The South African Cricketers' Association (SACA) have confirmed that 10 out of 17 players contracted to the Cobras franchise seek the removal of coach Paul Adams and will ask the Council for Conciliation, Mediation and Arbitration (CCMA) to intervene. The dispute resolution body cannot make a binding order but will seek to mediate between the parties.
The players' grievances, which were formally recorded in May this year, have been specified for the first time in a SACA release but none of the players have been named. The players claim to have experienced a "a fundamental loss of confidence in the coach's ability to lead the coaching of the team," and "his inability to create an effective team culture, poor communication and man management skills, lack of tactical and technical knowledge and disorganisation in running proper practice and training sessions" as the reason for them seeking his removal.
The players claim this has been the case since Adams took over four years ago, even though he has won five trophies in four seasons with the franchise. "According to the players the coach's shortcomings back then were compensated for by the role played by senior players at the time and the situation has got progressively worse," Tony Irish, SACA CEO said.
In December last year, a player survey revealed the breakdown of the relationship but the players said the issues went unaddressed. Adams underwent a leadership course over the winter in an effort to improve his coaching skills. When the players learned of the Western Cape Cricket Board's (WCC) intention to renew Adams' contract in May, 10 players raised formal grievances while others supported the action. "We also know that players outside of the 10 sympathise with the grievance although have not put their names to it," Irish said.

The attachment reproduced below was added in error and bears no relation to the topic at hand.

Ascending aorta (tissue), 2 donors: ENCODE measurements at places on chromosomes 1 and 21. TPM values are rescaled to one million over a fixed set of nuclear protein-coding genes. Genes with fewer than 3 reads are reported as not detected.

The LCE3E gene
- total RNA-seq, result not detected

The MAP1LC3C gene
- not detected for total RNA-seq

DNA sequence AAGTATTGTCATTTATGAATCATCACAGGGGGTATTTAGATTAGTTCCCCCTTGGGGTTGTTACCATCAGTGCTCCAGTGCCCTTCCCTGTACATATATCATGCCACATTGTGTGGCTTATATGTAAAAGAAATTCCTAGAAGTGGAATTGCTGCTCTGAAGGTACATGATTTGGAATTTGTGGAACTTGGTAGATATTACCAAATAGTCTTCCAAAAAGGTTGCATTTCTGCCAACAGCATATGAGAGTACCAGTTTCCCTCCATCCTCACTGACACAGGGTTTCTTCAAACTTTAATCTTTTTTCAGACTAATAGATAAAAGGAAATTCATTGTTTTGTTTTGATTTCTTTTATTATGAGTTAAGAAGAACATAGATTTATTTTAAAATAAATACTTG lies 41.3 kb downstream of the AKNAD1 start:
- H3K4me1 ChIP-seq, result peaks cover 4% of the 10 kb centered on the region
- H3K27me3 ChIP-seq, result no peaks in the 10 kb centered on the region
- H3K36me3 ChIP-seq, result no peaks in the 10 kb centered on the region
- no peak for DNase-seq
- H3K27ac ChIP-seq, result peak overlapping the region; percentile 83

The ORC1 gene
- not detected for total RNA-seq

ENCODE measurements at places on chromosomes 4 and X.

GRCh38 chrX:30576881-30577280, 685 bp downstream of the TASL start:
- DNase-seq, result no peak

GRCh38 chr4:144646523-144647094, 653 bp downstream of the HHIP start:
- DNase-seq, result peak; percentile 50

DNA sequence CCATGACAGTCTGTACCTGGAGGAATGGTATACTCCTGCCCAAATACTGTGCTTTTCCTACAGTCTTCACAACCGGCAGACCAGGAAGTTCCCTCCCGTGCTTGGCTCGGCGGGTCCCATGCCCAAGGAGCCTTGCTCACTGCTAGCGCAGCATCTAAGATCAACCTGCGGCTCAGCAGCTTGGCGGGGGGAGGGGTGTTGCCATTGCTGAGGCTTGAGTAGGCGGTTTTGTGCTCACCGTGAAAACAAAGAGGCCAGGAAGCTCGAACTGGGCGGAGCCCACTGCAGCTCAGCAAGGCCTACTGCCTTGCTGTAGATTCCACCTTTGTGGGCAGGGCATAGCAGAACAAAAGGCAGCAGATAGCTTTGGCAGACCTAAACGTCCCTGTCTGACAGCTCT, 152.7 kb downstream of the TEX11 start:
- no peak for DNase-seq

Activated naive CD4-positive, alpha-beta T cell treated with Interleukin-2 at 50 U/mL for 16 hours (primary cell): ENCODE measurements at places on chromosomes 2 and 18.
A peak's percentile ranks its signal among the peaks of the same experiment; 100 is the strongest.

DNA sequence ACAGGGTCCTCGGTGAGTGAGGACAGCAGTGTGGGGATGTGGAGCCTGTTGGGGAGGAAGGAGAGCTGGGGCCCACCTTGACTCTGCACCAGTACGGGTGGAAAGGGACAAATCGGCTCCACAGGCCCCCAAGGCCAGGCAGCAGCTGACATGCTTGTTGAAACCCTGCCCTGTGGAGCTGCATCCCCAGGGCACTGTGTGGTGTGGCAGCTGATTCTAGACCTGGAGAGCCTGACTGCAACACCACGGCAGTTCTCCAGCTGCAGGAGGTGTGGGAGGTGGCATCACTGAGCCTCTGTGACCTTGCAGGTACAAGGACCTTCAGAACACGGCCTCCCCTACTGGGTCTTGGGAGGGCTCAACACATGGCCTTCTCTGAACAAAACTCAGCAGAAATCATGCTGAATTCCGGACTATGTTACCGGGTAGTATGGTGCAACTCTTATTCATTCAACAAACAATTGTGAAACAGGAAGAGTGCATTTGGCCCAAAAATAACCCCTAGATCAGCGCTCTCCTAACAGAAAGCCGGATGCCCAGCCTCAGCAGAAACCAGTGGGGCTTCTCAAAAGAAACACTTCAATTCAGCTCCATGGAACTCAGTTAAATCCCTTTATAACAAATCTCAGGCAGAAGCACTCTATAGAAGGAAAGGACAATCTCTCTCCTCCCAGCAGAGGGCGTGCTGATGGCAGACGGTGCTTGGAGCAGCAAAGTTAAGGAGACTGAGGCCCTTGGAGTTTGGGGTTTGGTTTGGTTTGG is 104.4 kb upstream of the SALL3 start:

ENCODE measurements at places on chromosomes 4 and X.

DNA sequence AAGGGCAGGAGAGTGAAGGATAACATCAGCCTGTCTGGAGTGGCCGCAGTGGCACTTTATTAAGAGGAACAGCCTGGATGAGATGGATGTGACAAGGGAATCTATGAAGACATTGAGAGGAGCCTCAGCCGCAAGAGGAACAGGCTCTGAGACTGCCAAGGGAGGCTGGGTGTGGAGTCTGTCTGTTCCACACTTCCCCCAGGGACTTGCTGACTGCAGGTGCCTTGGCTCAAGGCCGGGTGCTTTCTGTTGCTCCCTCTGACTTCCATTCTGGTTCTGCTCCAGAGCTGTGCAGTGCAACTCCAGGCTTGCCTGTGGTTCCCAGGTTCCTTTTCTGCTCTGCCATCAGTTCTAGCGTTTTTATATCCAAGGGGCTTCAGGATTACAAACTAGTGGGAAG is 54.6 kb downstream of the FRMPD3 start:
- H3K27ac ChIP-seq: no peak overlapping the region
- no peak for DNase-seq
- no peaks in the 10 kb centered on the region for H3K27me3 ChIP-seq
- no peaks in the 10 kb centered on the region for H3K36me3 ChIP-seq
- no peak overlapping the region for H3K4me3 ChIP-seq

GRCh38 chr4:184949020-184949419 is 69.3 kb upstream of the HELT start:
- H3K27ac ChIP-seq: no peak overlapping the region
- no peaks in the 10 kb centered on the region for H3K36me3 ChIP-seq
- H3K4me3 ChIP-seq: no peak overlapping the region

An internal process was put in place to deal with the situation which culminated in the appointment of Paddy Upton as a mediator. Upton interviewed players and compiled a report which, in Irish's words, "made a clear recommendation to the parties that the coach should stand down from the team, and be re-deployed in a different capacity if possible." The Cobras chose not to implement that because they found material deficiencies in Upton's report: he did not interview all their contracted players. SACA and the players reject this as a valid reason for ignoring Upton's assessment.
"We and the players concerned strongly disagree with this suggestion of the report's deficiency. Upton was brought in to get an understanding of the grievance and to assist in resolving it, and he was specifically empowered to use whatever approach he deemed appropriate in doing so. He looked at the documentation, including the surveys, interviewed the individuals he considered relevant and produced a thorough report with a clear recommendation to the parties," Irish said.
The players remain firm in their demand that Upton's suggestion is upheld and Adams stands down. The CCMA will take at least a month to complete proceedings and until then, it will be business as usual at the Cobras with Adams in charge. The squad has been in training and will kick off their season next Wednesday with a first-class fixture against Lions in Johannesburg.
"The players care about the Cobras team and its ability to perform going forward. They are however extremely frustrated by the way their very legitimate concerns, which were clearly evident over nine months ago, have been dealt with and the length of time it has taken. They want the franchise to address the issue further," Irish said.